{pf poetry peeps: hindsight is a golden shovel}

Last week, poet Carol V. so loved the Bach invention poem I found that she used a stanza of it for a golden shovel. That seemed as good a reason as any to revisit the golden shovel form from 2017 for this month’s hindsight challenge, and remember the particular challenges of that form. Our task this month is to either revise a poem, or write a poem in concert with a poem we’ve written before, and after these last couple of weeks, I think a golden shovel will serve nicely as a complimentary complex and chaotic form (for me – YMMV). Through a crippling heatwave, massive thunderstorms, multiple lightning-sparked wildfires, days of gray skies and breath-stealing smoke, rolling power blackouts, more humidity than I am generally prepared to deal with, AND A COMPLICATED NOVEL REVISION, August has been A Month, and I certainly need more words than mine to describe it.

And yet it’s somewhat startling to discover that it’s nearly September. I’m definitely over August, but September seems… a guest come too soon. Schools are open, faculty are stumbling into the new normal, and somewhere, some eejit is muttering already about Ugg boots pumpkin spice. And yet, it feels like this wild summer cannot possibly be finished with us yet. Too much has happened. Too many continued conflagrations spark from all corners of the world. What next? Who knows. There’s no way to engage our much valued foresight – and in 2020, our hindsight is wholly broken.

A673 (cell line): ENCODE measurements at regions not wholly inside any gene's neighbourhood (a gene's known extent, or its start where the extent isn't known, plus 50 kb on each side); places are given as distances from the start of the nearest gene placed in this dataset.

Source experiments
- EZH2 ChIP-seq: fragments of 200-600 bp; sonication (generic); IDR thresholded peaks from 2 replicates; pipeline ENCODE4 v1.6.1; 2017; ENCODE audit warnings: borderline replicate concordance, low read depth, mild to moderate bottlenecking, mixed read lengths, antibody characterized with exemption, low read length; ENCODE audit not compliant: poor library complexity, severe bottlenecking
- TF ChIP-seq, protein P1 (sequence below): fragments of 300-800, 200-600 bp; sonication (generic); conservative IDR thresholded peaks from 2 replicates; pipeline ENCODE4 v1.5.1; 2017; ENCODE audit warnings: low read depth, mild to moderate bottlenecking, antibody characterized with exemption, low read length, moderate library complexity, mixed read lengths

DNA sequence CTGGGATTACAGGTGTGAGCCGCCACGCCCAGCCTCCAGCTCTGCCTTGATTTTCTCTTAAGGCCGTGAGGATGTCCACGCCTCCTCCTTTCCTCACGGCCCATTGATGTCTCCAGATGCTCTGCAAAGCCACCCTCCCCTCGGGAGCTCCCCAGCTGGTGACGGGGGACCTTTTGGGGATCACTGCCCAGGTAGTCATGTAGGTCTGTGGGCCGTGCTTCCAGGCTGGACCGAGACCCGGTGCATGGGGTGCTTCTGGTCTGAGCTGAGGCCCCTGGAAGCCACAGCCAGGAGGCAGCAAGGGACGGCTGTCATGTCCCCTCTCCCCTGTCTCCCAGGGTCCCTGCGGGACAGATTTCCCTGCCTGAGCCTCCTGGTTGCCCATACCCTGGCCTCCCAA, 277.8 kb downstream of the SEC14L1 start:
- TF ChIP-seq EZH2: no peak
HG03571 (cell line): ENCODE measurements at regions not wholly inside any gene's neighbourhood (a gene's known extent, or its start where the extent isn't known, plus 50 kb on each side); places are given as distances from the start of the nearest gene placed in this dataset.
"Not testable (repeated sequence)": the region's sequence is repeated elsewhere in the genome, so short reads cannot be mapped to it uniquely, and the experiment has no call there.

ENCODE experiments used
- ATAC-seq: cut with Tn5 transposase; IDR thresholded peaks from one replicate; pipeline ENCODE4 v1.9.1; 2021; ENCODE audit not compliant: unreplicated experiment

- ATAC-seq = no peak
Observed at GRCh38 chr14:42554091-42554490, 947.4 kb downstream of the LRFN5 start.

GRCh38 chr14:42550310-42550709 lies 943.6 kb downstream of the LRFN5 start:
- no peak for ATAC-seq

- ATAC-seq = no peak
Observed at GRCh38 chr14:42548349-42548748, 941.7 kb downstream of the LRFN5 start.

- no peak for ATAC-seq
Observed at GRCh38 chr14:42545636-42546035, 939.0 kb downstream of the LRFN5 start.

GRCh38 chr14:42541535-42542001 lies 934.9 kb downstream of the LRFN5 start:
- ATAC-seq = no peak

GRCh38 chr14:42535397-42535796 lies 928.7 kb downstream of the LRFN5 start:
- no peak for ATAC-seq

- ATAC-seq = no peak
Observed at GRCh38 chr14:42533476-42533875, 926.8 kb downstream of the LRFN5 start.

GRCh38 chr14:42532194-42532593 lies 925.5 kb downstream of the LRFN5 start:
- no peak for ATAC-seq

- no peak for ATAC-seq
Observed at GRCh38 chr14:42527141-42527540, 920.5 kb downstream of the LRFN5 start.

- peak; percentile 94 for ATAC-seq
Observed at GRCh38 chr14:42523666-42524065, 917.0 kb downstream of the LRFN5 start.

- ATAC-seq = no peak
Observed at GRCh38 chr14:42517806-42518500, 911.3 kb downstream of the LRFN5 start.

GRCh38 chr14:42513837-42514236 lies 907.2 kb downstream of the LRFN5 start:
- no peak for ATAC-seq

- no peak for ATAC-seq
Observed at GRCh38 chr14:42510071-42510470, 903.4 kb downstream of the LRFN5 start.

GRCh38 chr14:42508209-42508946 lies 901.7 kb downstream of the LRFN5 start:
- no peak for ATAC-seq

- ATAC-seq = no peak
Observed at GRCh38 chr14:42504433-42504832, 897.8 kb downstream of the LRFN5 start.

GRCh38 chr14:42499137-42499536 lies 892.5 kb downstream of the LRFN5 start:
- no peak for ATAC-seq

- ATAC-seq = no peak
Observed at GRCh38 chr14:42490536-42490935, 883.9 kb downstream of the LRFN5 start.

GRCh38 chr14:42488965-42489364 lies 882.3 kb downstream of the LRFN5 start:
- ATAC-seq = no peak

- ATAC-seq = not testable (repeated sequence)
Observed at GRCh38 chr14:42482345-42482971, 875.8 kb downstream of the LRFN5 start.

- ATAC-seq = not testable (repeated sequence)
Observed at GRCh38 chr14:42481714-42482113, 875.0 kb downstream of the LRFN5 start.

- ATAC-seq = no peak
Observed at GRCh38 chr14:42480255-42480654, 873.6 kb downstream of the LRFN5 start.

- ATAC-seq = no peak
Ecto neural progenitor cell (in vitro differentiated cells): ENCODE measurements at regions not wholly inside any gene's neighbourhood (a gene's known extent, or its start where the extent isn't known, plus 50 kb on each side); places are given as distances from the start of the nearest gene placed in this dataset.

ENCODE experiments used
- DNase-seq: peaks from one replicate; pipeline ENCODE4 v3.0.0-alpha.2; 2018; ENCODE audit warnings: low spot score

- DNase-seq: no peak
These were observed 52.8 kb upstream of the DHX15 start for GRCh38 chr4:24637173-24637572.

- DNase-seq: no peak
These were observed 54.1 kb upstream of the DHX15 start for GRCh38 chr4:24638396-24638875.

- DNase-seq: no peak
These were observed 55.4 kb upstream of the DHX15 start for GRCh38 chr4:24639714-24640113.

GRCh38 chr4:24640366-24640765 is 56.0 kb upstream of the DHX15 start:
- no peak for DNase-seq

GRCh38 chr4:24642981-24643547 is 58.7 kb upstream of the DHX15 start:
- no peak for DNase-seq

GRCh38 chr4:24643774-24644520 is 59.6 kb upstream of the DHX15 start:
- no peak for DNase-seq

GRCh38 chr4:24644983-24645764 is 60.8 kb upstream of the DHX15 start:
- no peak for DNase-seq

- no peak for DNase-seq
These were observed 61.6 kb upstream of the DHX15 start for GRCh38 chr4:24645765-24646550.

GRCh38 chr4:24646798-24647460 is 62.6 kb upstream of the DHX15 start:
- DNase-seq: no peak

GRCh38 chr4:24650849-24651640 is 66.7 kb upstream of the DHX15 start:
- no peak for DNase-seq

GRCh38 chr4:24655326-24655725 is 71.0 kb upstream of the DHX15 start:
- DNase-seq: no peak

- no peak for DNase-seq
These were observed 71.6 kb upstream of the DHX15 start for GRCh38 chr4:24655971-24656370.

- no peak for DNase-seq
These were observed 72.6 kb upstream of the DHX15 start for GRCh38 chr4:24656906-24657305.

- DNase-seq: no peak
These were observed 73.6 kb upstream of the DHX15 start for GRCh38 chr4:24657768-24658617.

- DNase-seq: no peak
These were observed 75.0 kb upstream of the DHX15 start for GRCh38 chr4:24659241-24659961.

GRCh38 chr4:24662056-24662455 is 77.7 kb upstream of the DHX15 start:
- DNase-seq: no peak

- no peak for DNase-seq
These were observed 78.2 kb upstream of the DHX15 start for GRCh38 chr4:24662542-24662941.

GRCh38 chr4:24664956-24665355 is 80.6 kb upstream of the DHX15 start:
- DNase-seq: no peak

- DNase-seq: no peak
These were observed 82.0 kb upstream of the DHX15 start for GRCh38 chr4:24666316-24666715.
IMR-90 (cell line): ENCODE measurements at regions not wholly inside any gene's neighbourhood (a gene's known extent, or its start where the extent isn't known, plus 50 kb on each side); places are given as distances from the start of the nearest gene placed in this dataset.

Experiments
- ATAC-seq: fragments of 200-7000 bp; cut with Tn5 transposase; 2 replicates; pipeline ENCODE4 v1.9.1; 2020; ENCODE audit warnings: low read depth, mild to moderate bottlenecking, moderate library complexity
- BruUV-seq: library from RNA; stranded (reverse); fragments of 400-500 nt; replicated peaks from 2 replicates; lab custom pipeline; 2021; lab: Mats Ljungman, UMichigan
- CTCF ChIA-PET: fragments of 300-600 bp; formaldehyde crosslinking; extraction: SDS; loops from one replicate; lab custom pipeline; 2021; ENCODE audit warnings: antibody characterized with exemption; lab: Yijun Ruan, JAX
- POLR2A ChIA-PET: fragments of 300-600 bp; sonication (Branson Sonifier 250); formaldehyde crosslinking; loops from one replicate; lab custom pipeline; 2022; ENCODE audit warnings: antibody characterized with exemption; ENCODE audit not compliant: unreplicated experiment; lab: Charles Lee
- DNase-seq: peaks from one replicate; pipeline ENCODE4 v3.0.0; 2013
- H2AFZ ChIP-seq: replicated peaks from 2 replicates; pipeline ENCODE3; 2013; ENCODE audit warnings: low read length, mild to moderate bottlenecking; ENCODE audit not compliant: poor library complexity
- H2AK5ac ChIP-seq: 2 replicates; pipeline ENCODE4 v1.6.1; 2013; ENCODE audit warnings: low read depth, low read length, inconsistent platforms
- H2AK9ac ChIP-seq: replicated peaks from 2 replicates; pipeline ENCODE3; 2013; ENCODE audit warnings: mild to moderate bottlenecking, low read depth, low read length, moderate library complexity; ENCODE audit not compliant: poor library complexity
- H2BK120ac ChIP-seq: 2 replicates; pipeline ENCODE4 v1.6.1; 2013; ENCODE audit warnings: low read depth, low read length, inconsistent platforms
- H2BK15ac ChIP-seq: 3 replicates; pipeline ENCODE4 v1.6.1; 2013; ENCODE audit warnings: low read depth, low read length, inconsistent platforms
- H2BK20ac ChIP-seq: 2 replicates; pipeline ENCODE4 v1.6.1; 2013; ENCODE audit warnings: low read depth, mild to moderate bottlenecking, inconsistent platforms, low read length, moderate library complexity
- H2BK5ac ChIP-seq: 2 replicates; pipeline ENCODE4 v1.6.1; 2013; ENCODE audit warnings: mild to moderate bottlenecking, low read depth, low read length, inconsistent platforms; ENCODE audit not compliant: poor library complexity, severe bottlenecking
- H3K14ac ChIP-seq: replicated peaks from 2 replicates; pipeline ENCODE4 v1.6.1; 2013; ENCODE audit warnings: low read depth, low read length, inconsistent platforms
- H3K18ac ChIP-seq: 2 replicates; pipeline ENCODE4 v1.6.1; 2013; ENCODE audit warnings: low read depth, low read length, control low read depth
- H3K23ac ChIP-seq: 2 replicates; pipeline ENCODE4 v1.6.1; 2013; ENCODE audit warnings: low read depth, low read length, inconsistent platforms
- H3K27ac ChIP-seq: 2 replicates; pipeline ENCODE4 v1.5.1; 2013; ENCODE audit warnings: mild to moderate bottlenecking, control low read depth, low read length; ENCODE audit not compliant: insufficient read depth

I saved this image from the graphic design journal, Print (which folded in 2017) years ago. Like the 17th century English proverb, “Enough is as good as a feast,” this particular quote has inspired me for a long time. Regardless of the David Pearson’s flowing graphic design, and his quirky title – “Fortune Cookie,” the words themselves are simple and a bit stark. The most we can do is our best. There’s literally nothing else – at all – that we can do. And while so many struggle against the changes this virus has wrought in the world, reeling from continued disappointments and discomfort, giving in to depression, the truth remains: the most we can do is our best, and not a single thing more. If you’re doing your best? Take a breath. You’ve done what you can. You’re doing all right.

The science writer for The Atlantic, Ed Yong was on NPR’s Code Switch this week, and said something else which resonated and informed my golden shovel thoughts. He said, “Throughout much of the year, people have asked themselves, how can we get back to normal? And I think radial introspection begins with understanding that ‘normal’ wasn’t so great for everyone.” Beneath the strictures of a suddenly shifted society, where the change is impersonal – and permanent – there is room only for acquiescence and acceptance. It is what it is – and the most we can do is our best to take what was and sift from it what should never have been and make what we have better than what went before. Tall order, that. But can we do anything else? Do we have any other choice?


the fortune

it dins and rattles on. the
year a scything saw blade, felling most
of normalcy. the things we
held, befouled, bereft, bereaved. how can
we amend ‘grieve’ to do?
adjust acceptance to what is?
the past imperfect, gone – our